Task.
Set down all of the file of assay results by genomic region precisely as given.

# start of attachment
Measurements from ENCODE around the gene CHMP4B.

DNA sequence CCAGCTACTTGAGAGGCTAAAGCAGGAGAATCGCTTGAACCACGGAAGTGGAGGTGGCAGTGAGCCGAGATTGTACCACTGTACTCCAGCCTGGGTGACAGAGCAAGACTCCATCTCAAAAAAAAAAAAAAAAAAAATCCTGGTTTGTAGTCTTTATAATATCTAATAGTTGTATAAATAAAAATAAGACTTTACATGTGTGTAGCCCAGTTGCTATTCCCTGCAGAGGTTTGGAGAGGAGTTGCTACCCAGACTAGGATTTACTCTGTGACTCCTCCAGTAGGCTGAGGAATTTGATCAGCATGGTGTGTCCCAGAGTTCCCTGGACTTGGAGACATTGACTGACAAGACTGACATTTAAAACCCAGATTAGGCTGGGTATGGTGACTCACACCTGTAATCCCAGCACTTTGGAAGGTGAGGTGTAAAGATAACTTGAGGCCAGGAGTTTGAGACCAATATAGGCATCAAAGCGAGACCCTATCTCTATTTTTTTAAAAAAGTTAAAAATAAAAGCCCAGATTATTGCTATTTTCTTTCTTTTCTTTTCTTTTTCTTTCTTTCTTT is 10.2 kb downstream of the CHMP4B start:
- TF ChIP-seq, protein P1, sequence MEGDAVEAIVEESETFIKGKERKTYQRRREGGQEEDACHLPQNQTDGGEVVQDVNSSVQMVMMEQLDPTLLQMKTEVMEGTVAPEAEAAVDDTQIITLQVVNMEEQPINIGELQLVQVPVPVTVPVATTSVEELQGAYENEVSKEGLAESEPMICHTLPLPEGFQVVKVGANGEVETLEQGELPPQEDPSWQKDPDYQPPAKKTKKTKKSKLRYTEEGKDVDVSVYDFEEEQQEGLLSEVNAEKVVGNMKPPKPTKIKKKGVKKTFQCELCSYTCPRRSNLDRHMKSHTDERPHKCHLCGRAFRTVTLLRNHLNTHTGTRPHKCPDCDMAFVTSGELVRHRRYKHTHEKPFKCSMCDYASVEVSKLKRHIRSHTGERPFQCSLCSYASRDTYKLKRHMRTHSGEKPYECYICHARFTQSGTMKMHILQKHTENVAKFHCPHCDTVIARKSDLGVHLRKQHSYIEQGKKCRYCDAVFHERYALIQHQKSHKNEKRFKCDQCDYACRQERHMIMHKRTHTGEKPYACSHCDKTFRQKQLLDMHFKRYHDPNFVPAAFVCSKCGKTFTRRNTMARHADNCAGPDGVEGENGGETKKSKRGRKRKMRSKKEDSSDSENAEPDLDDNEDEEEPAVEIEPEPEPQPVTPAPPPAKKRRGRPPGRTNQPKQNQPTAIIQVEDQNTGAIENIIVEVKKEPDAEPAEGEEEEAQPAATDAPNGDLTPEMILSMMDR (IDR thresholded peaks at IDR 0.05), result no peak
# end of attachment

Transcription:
Measurements from ENCODE around the gene CHMP4B.

DNA sequence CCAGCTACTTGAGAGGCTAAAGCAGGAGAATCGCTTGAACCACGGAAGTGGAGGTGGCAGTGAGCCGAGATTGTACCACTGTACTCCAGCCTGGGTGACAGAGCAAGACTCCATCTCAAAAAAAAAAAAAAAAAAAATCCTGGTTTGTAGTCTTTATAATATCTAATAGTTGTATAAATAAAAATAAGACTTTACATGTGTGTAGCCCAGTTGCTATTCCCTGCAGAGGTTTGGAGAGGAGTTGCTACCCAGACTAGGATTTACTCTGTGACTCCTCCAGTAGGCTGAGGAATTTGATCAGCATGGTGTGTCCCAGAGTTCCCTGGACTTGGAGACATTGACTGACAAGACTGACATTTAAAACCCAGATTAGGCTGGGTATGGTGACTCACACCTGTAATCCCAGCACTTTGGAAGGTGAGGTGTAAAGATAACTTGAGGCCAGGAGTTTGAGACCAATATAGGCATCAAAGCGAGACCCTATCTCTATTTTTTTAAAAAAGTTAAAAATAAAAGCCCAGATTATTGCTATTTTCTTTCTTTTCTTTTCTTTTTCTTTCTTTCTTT is 10.2 kb downstream of the CHMP4B start:
- TF ChIP-seq, protein P1, sequence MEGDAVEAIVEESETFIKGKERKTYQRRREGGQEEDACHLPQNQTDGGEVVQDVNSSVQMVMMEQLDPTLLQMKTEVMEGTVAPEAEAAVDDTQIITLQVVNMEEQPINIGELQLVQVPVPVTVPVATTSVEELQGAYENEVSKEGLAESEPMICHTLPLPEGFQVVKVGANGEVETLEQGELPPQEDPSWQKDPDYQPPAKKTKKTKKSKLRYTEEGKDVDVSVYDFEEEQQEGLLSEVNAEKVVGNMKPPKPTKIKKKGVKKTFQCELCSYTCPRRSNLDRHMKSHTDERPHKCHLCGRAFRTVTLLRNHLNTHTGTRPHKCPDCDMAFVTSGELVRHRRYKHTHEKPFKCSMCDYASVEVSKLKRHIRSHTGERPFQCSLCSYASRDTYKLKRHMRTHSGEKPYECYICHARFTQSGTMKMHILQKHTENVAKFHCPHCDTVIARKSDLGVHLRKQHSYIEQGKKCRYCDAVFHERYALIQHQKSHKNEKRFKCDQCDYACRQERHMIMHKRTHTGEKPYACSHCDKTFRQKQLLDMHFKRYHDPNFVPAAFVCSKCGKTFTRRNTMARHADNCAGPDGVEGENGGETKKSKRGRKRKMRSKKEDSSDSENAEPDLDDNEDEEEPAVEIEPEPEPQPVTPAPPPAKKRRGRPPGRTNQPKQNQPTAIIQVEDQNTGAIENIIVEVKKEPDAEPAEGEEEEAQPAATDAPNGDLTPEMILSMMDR (IDR thresholded peaks at IDR 0.05), result no peak